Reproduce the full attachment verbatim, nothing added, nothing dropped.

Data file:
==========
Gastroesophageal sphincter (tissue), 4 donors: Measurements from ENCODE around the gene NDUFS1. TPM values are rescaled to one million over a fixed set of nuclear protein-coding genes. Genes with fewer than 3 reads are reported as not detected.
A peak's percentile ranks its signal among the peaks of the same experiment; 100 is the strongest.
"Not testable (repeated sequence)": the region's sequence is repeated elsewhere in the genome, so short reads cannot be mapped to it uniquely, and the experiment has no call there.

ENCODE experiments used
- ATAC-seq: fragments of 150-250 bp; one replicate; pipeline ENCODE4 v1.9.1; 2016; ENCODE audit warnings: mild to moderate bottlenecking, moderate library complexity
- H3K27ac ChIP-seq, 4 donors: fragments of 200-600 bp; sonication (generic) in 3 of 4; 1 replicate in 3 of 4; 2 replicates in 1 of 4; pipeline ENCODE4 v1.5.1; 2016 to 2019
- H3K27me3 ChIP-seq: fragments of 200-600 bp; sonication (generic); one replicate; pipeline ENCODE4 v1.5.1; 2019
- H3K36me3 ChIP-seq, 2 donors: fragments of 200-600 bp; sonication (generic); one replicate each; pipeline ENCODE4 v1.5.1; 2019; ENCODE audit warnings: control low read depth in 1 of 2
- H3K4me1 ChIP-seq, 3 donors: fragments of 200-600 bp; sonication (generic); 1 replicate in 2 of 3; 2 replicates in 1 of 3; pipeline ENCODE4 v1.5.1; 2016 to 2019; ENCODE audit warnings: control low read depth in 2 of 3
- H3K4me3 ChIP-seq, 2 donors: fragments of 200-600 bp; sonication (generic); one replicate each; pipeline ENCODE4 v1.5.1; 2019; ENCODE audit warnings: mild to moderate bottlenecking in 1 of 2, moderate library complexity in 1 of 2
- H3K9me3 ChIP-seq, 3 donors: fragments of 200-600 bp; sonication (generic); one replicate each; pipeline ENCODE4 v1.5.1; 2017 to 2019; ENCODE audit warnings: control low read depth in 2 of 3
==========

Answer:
Gastroesophageal sphincter (tissue), 4 donors: Measurements from ENCODE around the gene NDUFS1. TPM values are rescaled to one million over a fixed set of nuclear protein-coding genes. Genes with fewer than 3 reads are reported as not detected.
A peak's percentile ranks its signal among the peaks of the same experiment; 100 is the strongest.
"Not testable (repeated sequence)": the region's sequence is repeated elsewhere in the genome, so short reads cannot be mapped to it uniquely, and the experiment has no call there.

ENCODE experiments used
- ATAC-seq: fragments of 150-250 bp; one replicate; pipeline ENCODE4 v1.9.1; 2016; ENCODE audit warnings: mild to moderate bottlenecking, moderate library complexity
- H3K27ac ChIP-seq, 4 donors: fragments of 200-600 bp; sonication (generic) in 3 of 4; 1 replicate in 3 of 4; 2 replicates in 1 of 4; pipeline ENCODE4 v1.5.1; 2016 to 2019
- H3K27me3 ChIP-seq: fragments of 200-600 bp; sonication (generic); one replicate; pipeline ENCODE4 v1.5.1; 2019
- H3K36me3 ChIP-seq, 2 donors: fragments of 200-600 bp; sonication (generic); one replicate each; pipeline ENCODE4 v1.5.1; 2019; ENCODE audit warnings: control low read depth in 1 of 2
- H3K4me1 ChIP-seq, 3 donors: fragments of 200-600 bp; sonication (generic); 1 replicate in 2 of 3; 2 replicates in 1 of 3; pipeline ENCODE4 v1.5.1; 2016 to 2019; ENCODE audit warnings: control low read depth in 2 of 3
- H3K4me3 ChIP-seq, 2 donors: fragments of 200-600 bp; sonication (generic); one replicate each; pipeline ENCODE4 v1.5.1; 2019; ENCODE audit warnings: mild to moderate bottlenecking in 1 of 2, moderate library complexity in 1 of 2
- H3K9me3 ChIP-seq, 3 donors: fragments of 200-600 bp; sonication (generic); one replicate each; pipeline ENCODE4 v1.5.1; 2017 to 2019; ENCODE audit warnings: control low read depth in 2 of 3